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Bruschi announces retirement

New England Patriots LB Tedy Bruschi announced his retirement today, closing his 13-year career as one of the most productive Patriots players in the team's 50-year history.


FOXBOROUGH, Mass. - New England Patriots LB Tedy Bruschi announced his retirement today, closing his 13-year career as one of the most productive Patriots players in the team's 50-year history. As a team captain, Bruschi's relentless work ethic and on-field intensity helped set the tone for the entire team.

"For the past 13 seasons, Tedy Bruschi helped define what it means to be a New England Patriot," said Chairman and CEO Robert Kraft. "The heart and soul of the defense during the most successful era in the history of the franchise, Tedy also served as an example to every new Patriot of what it takes to be a champion on and off the field. Tedy's tenacity as a player made him a fan favorite long before he helped bring three Super Bowl championships to New England. His remarkable and courageous return to the field following a stroke only added to his legend as one of the most significant and memorable athletes in the history of New England sports. We are blessed in so many ways to have had Tedy Bruschi as a career Patriot."

Bruschi, 36, was originally drafted by the Patriots in the third round of the 1996 NFL Draft. The Arizona product spent his entire 13-year NFL career with the Patriots. Bruschi leaves the football field having played a major role in leading the Patriots to 11 winning records, including nine playoff seasons, eight division championships, five conference titles and three Super Bowl crowns. In Bruschi's 211 career games (including regular-season and playoffs), the Patriots had a 144-67 (.682) record, including a 16-6 (.727) playoff mark.



]()Bruschi earned his first Pro Bowl honors following the 2004 season after co-captaining a Patriots defense that allowed just 16.25 points per game, the third fewest in franchise history. Bruschi is the only player in NFL history to return four consecutive interceptions for touchdowns and his career total of four picks returned for scores ranks second in Patriots history. He is tied for fourth in NFL history among linebackers, and Bruschi is the only Patriots linebacker to return multiple interceptions for scores in a single season (2002 and 2003).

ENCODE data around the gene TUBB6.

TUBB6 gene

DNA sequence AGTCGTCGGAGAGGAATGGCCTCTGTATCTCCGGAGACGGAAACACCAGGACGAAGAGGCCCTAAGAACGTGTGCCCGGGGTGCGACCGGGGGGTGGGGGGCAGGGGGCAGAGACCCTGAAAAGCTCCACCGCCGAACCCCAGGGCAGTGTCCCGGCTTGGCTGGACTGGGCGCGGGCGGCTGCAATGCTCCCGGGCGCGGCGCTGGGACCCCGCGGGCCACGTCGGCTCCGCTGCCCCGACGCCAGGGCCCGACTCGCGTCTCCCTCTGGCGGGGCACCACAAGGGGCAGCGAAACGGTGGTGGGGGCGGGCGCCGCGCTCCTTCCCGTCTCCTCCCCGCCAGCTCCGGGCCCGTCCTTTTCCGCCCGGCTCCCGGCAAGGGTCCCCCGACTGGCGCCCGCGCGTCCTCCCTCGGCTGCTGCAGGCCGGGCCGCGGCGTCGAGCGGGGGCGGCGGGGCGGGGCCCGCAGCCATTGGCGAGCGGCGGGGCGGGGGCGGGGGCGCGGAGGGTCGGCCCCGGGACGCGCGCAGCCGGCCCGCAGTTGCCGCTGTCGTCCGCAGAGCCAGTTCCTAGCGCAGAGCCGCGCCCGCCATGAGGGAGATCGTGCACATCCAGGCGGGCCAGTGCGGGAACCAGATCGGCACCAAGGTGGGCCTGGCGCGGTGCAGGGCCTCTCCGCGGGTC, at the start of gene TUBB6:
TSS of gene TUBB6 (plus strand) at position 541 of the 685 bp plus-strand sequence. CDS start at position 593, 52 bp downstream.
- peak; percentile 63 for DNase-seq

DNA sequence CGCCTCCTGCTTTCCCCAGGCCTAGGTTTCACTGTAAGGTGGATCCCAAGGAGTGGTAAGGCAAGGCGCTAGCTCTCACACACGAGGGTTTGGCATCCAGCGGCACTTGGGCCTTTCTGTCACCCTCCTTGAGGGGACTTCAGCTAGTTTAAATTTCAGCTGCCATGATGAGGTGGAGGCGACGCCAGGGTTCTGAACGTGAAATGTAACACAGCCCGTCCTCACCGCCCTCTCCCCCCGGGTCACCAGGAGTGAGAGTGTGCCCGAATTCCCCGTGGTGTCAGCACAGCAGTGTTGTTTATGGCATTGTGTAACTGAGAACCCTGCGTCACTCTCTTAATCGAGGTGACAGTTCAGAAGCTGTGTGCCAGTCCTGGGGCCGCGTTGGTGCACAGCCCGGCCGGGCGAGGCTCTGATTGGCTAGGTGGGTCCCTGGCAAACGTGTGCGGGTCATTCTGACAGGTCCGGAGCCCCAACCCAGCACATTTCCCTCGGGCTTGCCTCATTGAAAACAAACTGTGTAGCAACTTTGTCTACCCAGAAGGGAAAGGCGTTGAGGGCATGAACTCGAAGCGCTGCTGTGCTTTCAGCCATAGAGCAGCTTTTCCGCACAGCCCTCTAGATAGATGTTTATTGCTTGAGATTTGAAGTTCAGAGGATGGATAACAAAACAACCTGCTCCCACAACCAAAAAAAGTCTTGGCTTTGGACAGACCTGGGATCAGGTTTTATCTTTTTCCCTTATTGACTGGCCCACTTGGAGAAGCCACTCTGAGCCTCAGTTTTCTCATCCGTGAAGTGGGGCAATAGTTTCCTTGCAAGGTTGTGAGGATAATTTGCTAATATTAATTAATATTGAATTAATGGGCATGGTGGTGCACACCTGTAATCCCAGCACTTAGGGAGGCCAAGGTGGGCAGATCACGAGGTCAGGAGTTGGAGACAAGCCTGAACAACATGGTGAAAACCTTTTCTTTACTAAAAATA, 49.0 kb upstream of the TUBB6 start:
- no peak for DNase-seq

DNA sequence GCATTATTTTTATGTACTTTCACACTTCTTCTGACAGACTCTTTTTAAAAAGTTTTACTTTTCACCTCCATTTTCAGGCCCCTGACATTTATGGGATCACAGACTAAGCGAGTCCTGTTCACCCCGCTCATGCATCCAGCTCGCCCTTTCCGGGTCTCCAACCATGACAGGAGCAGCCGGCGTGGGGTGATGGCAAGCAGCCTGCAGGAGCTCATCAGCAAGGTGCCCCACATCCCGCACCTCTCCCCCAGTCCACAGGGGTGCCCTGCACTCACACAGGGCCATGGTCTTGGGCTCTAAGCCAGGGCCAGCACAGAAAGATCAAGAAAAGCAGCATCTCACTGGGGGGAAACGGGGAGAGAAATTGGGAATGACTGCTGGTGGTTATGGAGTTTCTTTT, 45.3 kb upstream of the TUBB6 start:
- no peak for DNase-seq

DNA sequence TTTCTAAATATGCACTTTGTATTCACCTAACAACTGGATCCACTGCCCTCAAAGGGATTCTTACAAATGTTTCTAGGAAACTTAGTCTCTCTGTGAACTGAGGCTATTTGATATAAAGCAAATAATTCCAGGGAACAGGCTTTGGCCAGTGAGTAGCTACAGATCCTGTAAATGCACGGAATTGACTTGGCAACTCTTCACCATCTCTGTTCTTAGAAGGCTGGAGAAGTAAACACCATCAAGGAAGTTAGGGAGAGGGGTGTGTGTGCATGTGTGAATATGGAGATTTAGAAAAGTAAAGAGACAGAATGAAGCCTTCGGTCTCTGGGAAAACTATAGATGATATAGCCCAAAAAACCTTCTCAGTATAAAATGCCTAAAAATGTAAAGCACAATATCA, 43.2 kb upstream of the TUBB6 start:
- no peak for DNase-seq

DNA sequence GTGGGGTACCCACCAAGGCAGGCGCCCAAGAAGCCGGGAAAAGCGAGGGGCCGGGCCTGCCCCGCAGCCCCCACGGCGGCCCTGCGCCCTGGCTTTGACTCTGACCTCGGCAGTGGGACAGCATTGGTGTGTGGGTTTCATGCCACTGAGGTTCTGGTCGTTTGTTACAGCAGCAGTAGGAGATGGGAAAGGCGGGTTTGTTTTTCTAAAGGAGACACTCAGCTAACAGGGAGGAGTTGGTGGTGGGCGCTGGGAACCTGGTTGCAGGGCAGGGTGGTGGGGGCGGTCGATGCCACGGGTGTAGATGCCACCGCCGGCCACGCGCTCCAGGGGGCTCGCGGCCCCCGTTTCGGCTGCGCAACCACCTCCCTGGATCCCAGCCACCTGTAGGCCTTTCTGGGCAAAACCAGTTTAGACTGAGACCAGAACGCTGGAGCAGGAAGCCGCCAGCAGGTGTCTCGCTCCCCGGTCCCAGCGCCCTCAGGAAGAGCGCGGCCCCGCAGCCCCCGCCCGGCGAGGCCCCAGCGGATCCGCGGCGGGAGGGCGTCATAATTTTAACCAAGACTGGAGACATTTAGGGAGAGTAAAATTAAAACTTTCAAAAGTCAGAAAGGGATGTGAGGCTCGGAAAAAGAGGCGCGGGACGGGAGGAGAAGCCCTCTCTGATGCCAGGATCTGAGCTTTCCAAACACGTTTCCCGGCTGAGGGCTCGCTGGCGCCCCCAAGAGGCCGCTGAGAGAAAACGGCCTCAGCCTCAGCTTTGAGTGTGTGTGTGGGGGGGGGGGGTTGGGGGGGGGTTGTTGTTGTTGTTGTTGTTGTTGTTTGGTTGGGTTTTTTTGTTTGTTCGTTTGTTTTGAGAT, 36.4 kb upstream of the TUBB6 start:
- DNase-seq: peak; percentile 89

Beyond his impressive numbers, fans and his peers revered him for his accomplishments off the field and for his dedication to the New England area. After Bruschi suffered a stroke in February 2005, he dedicated himself to raising funds and awareness to fight stroke along with the American Stroke Association. He established "Tedy's Team," a vehicle to help battle stroke, the number one cause of disability in the United States. Members of Tedy's Team have run in the Boston Marathon and the Falmouth Road Race and have raised hundreds of thousands of dollars for stroke research.

Bruschi returned to the lineup for the final nine game of the 2005 season following his stroke, and in his first game back he earned AFC Defensive Player of the Week honors following a 10-tackle performance vs. Buffalo (10/30/05).

Bruschi played in 189 regular-season games for the Patriots, more than any other linebacker in team history, third among all defensive players and sixth overall in team history. Bruschi played in 22 career playoff games, the highest total in Patriots history and tied for the second highest total of any active player (Adam Vinatieri, 23).

For his career, Bruschi finished with 1,134 total tackles, 30.5 sacks, 12 interceptions, including four returned for touchdowns, 62 passes defensed, 18 forced fumbles, six fumble recoveries, including one returned for a touchdown and 55 special teams tackles. Bruschi averaged 105 tackles over the last six seasons. His 2003-2008 total of 631 stops are the most on the team over that span. Over that time, the Patriots allowed an average of 17.25 points per game, the second best total in the NFL.

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